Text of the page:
Halkidha (ancient Halkis) is a heavy industrial town, and not a pretty island port, but it has some interesting features. Its names derives from the Greek word for copper, and by extension to bronze, which was manufactured here in antiquity.
An important ancient city-state, Halkidha had colonies in various parts of the Mediterranean. Kastro is the old Ottoman district, as well as the area near the fortress above the train station.
After crossing the bridge into town, you’ll find the entrance to the kastro on the right, with a locked mosque making it obvious, and then an Ottoman fortress, an aqueduct and the church of Ayia Paraskevi.
Finds from all over the island can be seen at the archeological museum, which is at Venizelou 13 (Tues-Sun 8am-2:30 pm;1.50 euros). There was a large Jewish community in Halkidha, dating back around 2500 years. Nearly all of them survived the Nazis, due to the heroic action of the bishop of Halkidha who put himself at risk by ordering the Christian population to hide and feed them.
A church was built to honor him: the Church of Ayios Ioannis Rosses, and there a St. John’s Festival on 27 May, is attended by pilgrims. Prokopi is referred to locals as Akhmetaga, which was its name when it was a Turkish fiefdom. After the War of Independcence, it was purchased by an Englishman nobleman, Edward Noel, cousin of Lord Byron, whose descendants give summer crafts seminars in the old manor house.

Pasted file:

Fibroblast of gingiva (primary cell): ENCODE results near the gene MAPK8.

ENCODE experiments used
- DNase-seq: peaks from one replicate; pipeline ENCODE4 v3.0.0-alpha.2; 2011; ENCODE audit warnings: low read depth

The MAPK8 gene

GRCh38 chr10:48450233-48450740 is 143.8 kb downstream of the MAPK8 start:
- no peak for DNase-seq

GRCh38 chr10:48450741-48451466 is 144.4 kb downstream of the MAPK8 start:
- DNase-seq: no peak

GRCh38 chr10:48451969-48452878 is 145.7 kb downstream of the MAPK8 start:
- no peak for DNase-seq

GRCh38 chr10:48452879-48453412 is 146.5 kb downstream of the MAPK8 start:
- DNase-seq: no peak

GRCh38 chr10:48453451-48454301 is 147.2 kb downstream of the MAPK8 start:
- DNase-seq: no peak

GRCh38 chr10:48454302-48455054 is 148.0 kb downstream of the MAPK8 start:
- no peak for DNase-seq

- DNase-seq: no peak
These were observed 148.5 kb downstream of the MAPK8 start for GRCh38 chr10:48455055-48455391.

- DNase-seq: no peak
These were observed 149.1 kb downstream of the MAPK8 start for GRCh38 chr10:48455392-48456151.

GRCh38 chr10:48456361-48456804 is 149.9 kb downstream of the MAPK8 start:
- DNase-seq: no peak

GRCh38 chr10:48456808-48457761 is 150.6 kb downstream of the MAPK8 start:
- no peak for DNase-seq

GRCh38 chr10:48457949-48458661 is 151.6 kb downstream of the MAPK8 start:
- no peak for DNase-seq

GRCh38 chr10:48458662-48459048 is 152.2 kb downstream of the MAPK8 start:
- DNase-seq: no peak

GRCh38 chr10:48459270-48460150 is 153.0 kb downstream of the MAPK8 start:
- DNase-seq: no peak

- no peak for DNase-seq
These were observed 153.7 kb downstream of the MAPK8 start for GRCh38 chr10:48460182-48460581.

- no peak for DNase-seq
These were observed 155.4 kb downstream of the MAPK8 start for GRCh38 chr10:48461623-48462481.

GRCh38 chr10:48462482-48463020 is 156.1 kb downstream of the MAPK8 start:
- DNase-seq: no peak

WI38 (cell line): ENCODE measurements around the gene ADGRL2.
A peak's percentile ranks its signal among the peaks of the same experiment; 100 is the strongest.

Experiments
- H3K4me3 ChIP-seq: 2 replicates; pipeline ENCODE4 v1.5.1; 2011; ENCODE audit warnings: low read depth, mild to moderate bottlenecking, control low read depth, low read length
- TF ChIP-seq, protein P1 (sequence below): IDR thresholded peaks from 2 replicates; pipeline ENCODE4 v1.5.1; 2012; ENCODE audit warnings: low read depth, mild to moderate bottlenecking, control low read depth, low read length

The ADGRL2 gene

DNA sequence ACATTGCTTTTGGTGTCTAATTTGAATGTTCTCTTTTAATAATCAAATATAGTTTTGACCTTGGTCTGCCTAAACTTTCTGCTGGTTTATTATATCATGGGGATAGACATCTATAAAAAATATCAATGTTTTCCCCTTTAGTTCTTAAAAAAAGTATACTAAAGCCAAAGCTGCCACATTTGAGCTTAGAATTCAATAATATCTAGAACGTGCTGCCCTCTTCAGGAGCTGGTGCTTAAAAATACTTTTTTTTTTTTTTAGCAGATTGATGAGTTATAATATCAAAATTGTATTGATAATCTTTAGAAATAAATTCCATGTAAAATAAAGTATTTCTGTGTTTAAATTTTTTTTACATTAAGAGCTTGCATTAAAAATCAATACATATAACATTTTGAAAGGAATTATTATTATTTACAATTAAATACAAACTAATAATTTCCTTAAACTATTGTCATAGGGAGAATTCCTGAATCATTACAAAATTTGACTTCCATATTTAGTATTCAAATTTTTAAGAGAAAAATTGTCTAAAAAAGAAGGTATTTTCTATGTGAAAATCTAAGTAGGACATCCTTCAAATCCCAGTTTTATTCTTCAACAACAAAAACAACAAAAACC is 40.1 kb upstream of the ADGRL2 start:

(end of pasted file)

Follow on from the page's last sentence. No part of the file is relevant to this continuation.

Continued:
The largest village of northern Evia is a little farther north along a beautiful stretch of road. This is Mandoudhi. From there you can continue north to the resorts on the northernmost part of the coast, or to the fishing village of Limni on the west coast. A town built with the wealth from the nineteenth century shipping industry, it is replete with neoclassical houses with tiled roofs, lovely narrow lanes, and a very pretty waterfront. There are plenty of rooms and good eating places and the place is relatively quiet considering its beauty. There is an interesting convent to visit, 7 km. to the south, the convent of Ayhiou Nikolaou Galataki, sits on the the slopes of Mount Kandhili, above the Evvian Gulf. The convent was once a temple to Poseidon (god of the sea); later a Byzantine church, and still has the thirteenth century tower which was built for protection from pirates. There are frescoes as well, dating from the sixteenth century. The gates shut in the afternoon, so best make your visit early in the day. There are nice beaches at Glyfa, with paths to some, while others can only be reached only by boat.